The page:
In a recent webinar regarding navigating accelerated changes in the workplace due to COVID-19, Safe Work Australia branch manager Meredith Bryant said a significant WHS risk that’s been amplified during a COVID-19 pandemic is the risk to psychological health and safety, or mental health.
She said that can include things like exposure to the virus itself or lack of personal protective equipment; increased work demand such as delivery drivers working those longer hours; low support and isolated work such as working from home; or exposure to violence or aggression, for example, through aggressive customers.
“COVID-19 may have introduced or increased those psychosocial hazards in the workplace, including things like exposure to physical hazards and poor environmental conditions,” she said.
According to Ms Bryant, much of the issues around workplace mental health can come down to poor organisational change management, an example being badly handling changing responsibilities and restructures due to COVID-19.
She said employers can incorporate simple things in their workplace like regularly checking in with their workers to find out how they’re going.
“People are dealing with non-work-related psychosocial risks such as financial stress, social isolation and uncertainty about employment,” she said.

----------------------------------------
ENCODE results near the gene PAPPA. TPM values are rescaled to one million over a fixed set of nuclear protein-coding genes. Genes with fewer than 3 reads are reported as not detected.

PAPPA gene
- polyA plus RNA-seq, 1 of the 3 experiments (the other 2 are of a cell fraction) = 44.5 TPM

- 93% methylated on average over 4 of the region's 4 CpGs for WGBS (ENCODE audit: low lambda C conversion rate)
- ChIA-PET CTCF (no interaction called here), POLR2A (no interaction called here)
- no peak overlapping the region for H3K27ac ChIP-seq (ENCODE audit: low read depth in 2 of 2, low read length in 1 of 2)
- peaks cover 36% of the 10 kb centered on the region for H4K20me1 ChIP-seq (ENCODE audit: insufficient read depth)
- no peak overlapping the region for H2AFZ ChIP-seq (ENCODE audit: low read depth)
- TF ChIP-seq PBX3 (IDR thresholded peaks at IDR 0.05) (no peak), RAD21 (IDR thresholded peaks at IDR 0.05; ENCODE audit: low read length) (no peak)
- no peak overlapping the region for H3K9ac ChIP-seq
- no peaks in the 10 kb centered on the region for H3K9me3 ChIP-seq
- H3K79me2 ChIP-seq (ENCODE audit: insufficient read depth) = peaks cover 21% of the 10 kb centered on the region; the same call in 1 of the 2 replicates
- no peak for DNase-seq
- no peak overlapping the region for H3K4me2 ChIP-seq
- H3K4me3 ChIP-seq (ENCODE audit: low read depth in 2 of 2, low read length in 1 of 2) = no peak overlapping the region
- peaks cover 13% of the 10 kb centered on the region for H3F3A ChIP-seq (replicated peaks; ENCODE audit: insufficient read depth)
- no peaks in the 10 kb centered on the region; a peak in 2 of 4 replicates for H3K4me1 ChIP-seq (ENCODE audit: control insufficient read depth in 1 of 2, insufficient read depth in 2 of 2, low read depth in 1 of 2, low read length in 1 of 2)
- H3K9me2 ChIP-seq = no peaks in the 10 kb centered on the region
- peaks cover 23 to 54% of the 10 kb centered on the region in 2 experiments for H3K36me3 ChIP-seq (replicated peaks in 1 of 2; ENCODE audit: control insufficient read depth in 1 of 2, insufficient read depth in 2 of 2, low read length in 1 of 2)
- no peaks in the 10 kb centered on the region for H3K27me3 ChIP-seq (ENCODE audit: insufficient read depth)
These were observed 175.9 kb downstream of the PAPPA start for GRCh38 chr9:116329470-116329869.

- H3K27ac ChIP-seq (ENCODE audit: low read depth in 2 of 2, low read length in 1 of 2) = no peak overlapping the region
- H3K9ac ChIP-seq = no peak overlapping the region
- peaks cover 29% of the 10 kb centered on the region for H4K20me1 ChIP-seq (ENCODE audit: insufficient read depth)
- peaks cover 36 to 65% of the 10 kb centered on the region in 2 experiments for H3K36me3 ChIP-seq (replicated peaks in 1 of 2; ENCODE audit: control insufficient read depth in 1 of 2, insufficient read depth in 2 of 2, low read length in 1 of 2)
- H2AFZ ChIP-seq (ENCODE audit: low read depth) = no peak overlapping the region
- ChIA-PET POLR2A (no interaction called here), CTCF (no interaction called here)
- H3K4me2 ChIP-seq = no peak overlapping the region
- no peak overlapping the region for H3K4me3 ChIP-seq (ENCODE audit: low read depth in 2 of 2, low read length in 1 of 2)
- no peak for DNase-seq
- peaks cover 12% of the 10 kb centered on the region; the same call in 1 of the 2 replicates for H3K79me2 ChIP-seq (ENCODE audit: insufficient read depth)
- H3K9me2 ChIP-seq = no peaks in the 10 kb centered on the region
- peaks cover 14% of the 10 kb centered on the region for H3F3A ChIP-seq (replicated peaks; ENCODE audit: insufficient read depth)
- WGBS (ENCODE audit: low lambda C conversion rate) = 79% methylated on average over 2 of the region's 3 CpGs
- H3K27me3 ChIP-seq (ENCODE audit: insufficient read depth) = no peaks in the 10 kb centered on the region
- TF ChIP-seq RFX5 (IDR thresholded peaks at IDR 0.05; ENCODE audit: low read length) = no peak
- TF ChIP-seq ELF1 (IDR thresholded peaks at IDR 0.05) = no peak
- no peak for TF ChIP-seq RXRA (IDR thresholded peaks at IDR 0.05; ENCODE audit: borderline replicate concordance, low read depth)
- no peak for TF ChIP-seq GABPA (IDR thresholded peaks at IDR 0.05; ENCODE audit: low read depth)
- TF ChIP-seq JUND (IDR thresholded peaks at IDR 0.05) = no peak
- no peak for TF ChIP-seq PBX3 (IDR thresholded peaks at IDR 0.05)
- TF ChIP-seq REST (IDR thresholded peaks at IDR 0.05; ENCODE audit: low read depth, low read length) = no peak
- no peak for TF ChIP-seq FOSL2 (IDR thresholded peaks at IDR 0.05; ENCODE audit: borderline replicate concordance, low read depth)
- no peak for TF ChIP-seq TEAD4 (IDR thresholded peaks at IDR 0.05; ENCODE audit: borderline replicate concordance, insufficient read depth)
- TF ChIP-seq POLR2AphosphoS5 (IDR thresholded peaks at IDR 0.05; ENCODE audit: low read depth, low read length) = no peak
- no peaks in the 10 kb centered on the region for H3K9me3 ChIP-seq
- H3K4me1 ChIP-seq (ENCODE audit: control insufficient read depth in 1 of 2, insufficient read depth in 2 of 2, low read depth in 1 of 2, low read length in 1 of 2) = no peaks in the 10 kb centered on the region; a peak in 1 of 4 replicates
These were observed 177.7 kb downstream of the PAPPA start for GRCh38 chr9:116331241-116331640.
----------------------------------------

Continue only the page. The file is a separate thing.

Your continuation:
“Simple things like staying informed with information from official sources and communicating this to workers, consulting your workers and representatives on any risks to psychological health, and referring those workers to appropriate work-related mental health support services can assist with managing stress from COVID-19.
“Or you may not be able to remove the stress workers are facing at home. Employers must eliminate or minimise the risks to psychological health and safety as much as reasonably possible.”
Employers must still follow WHS laws even for employees working at home
Ms Bryant said it’s important that employers be aware that the model WHS laws still apply even if workers work somewhere other than their usual workplace.
She said working from home may change, increase or create additional WHS risks.
“For example, working from home can create different psychological risks, including workers being isolated from their manager and colleagues, and not having those clear boundaries between work and home life,” Ms Bryant said.
“These work, health and safety risks need to be continually reviewed and managed accordingly.”
Ms Bryant said employers should also consider the frequency of communication with their workers regarding their surrounding work environment, workstation set-up and the impact of working from home on their mental health.
“Employers must do what they reasonably can to manage the risks for a worker who works from home,” she said.
“Widespread flexible working arrangements and working from home are likely to continue for many workplaces.”